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Is Cross-Legged Sitting in a Chair Not Ergonomically Sound?

27 May 2021

There is a certain sitting position that every one of us has been accustomed to. Whether having one knee tucked to your ribs, resting your ankle to your thighs, or even having both of your feet clapping each other, you have a habit that you feel too comfortable doing.

But did you know that it is not advisable to sit in a manner that you feel like it? There are recommended sitting positions that are considering ergonomics. Sitting with your feet flat on the floor is one of the most common pieces of ergonomic sitting advice. 

Everything boils down to the science of ergonomics. You have to be mindful of your sitting posture. It should promote a good position that reduces tensions in your back, neck, and shoulders.  

Poor posture is the primary source of back pain, neck discomfort, and all of the other musculoskeletal ailments we experience throughout the day. The issue is poor posture is not always caused by where our feet are placed. Keeping our backs balanced is far more crucial than keeping our feet flat on the floor.

Why is Sitting Cross-Legged Not that Advisable?

Unfortunately, sitting cross-legged does not improve your health over time. When you sit with your legs crossed, it throws off the equilibrium of many other aspects of your sitting position.

You could also be sitting in a position that puts pressure on your ankles at abnormal angles, causing ankle pain and overextension. Not only may this be painful in the short term, but it can also put you in danger of twisting or injuring your ankle later on.

Your hips will be pushed out of alignment by poor leg posture. This has a cascading impact across your back and neck, resulting in a range of aches and pains as well as an increased chance of slipped discs, hernias, and other spinal issues.

Tucking your feet back or stretching them out forward, on top of all of this, can urge you to slouch or lean forward or back in your chair. You cannot just lay back in your chair and extend your legs and think everything will be alright. Slouching puts pressure on your back and neck and makes it painful.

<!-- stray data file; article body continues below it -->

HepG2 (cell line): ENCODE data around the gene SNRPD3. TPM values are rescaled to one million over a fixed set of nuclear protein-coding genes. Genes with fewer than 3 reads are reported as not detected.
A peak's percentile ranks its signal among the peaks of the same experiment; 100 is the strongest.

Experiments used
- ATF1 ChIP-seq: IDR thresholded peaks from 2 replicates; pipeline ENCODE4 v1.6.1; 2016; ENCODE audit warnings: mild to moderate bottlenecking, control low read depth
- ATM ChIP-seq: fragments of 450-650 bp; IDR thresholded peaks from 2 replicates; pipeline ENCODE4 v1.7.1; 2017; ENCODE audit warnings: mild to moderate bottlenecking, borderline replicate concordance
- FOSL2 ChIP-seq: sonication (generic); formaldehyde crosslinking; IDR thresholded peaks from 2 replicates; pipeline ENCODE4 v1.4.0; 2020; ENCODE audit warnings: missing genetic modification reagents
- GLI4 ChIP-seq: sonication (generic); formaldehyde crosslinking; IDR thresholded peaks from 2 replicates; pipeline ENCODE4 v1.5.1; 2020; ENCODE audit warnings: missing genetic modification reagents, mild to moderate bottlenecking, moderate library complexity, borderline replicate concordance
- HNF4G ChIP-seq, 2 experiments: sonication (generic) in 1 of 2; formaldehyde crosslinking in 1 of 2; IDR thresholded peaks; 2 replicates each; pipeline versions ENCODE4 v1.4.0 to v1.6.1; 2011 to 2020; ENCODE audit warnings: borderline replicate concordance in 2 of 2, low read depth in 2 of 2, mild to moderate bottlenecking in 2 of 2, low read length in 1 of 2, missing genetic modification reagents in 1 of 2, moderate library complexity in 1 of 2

The Best and Proper Posture to Follow

The 90-90-90 position, often known as the triple-90 posture, is what we term ergonomic sitting. Your ankles are at 90 degrees, feet flat on the ground, legs vertical. Your knees are bent at 90 degrees, and your thighs are parallel to the ground. Because your hips are at a 90-degree angle, your spine can be vertical and pressure may be applied straight down instead of at an angle.

Maintaining the triple-90 position necessitates the right alignment of numerous other things in your workplace. Your arms must be able to reach your keyboard or desktop comfortably; otherwise, your posture will be slightly slouched. Your monitor should be set up so that you don't have to crane your neck up or down to see what's on it. Even your lighting has an impact.

Solutions You Can Do to Safeguard Your Posture Despite Any Position 

Sitting cross-legged is not always dangerous, however, sitting cross-legged for an extended amount of time can be. It is a clue that you should modify something about your office setting if you are sitting cross-legged. We have come up with three different options for you to try.

1. Sitting in a Reclined Position

The traditional 90-90-90 posture is fine, according to ergonomic studies, but a reclined posture of 135 degrees (roughly halfway between horizontal and vertical, leaned back) is also good for your spine. It may even be healthier for you than the vertical posture if you can arrange the rest of your workspace around it.

The key is to make sure the rest of your office is in order. You will need a good office chair with leg support, which is tough to come by because chairs with a nice leg rest are hard to come by.

2. Sitting Actively

It is one of those "try it before you judge it" positions, and after you have tried it, you will be surprised at how pleasant it can be.

Active sitting is a technique for maintaining a 90-90-90 sitting posture without locking up your body. To keep upright and comfortable, you must also activate your back muscles. To preserve your equilibrium, you are continually changing between different muscle groups, working, and releasing them.

In general, active sitting is effective at addressing both regular postures and crossed leg issues. While performing your typical working responsibilities, your legs will be continually engaged in making modest modifications to your balance, keeping you upright and supported.

3. Switch to Standing Frequently Than You Used to.

Standing for an entire shift at work has its own set of issues. You should move between sitting and standing regularly during the day, and it is a good idea to set an alarm or other reminder to remind you to do so. You can keep your muscles active and freed while still obtaining the benefits of an ergonomic posture by switching between sitting and standing every hour or two.

To do this, the only real piece of equipment you need is a standing desk. You can try out FlexiSpot’s Kana Bamboo Standing Desk. Active sitting and standing are good for you. They operate together to keep your muscles active without overstretching any of them.


In general, if you find yourself sitting cross-legged, you most likely need to make some other sitting posture improvements. You may need to raise or lower your desk or monitors. Your chair's height may need to be adjusted. You might even need to modify your lumbar support or lock the back of your chair to a set position. Numerous modifications can be made. So, if you find yourself crossing your legs, figure out why and address the source of the problem.